The Maryland Public Service Commission's decision this week to classify the ride-sharing service Uber as a common carrier is probably not the end of the story as to whether the company will continue its operations in Baltimore City and Annapolis. Uber has said it will appeal the decision, and the PSC itself ordered regulators to begin crafting new rules for for-hire companies in a tacit recognition of the changing nature of the industry. Ultimately, what needs to emerge is a compromise that allows consumers to continue to benefit from Uber's innovative business model (and others that may come after it) but also protects the public's interest.
This week's ruling affirmed a finding by the state's chief public utility law judge in April that the PSC should exercise the same regulatory authority over Uber that it does over taxis and other for-hire vehicle services in the state. The commission gave its staff 90 days to draft new rules for the company and invited Uber to participate in the process.
Uber's business model is based on a cellphone application consumers can download to match drivers with passengers looking for a ride in their area. Users request rides via their smartphones and also pay through the app. The cab companies say ride-sharing companies like Uber and the similar Lyft service represent unfair competition because they don't have to bear the costs of insurance, permitting and vehicle inspections required of traditional cabs and because they can adjust their rates to match consumer demand.
The ride-sharing model has proven popular with consumers, but the PSC is right to insist it should be subject to certain requirements to protect passengers from bad or uninsured drivers, unsafe vehicles and other hazards. Until now, Uber has argued that it is a technology company, not a cab company, and thus should be exempt from the rules and regulations governing taxis or other for-hire vehicles. Uber doesn't own the vehicles used to transport its customers or employ the drivers who pick them up. But that could change if the new rules the PSC is preparing require Uber to behave more like traditional for-hire companies.
Regulators need to be mindful not to stifle innovation and the potential for new business development in the state that could offer consumers more choices. As the PSC itself acknowledged, the rules governing common carriers were created long before the use of personal computers and smartphones became widespread. Gov. Martin O'Malley underscored that message when he issued a statement saying that Maryland "shouldn't try to limit a 21st-century marketplace with 20th-century regulations."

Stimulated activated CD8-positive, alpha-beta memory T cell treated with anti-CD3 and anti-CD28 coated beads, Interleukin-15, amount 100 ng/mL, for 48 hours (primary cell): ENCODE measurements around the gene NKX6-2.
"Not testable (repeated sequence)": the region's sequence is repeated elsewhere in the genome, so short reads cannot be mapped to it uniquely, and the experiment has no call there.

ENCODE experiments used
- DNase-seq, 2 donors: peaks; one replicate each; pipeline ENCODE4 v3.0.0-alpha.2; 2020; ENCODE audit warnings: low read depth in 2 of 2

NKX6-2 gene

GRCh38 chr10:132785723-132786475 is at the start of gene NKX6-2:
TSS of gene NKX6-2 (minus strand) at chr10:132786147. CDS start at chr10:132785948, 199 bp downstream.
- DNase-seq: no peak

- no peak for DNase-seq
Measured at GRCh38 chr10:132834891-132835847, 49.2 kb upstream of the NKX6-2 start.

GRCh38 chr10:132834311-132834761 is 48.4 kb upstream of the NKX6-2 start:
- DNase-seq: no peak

But the commissioners' dilemma isn't going to made any easier by a patchwork of rules and requirements other states have adopted to regulate ride-sharing companies in their jurisdictions. The District of Columbia, for example, presently allows Uber to operate largely without any of the restrictions imposed on traditional cab companies while other states have legalized such services but only on condition they meet certain strict requirements.
Virginia authorities recently reached a compromise by mandating background checks of drivers to disqualify those convicted of felonies, fraud, sexual offenses or violent crimes, establishing a zero tolerance policy for the use of drugs or alcohol by drivers, and requiring automobile liability insurance as well as $1 million in coverage for passengers on every trip. In addition, drivers may only accept rides booked through the company's mobile app, not from people hailing drivers on the street.
Maryland's PSC should take Virginia's example as a starting point for establishing its own rules for Uber and its competitors. Officials here need to consider which of the regulations on taxis and other for-hire vehicles are still necessary. For example, do smartphone-wielding consumers need to be protected from Uber's dynamic pricing model? Should traditional carriers also be given more flexibility from their regulatory obligations in recognition of the greater choices now available to consumers? And besides the precise shape of the regulations on Uber and its ilk, it will be crucial to establish whether the companies themselves or the state will be in charge of enforcing them.
This week's ruling comes on the heels of a PSC decision last week to require taxicabs in Baltimore City to install credit card-reading devices in the back seats where passengers sit — a convenience riders in other cities have long taken for granted. It's an indication of the rapid changes overtaking the industry that innovations that once seemed to be on the cutting edge of technology now are viewed by customers and regulators alike as routine, basic necessities. Uber's ride-sharing business model certainly fits that pattern, and Maryland regulators are right to recognize that whatever new rules they come up with, there's no turning back the clock.
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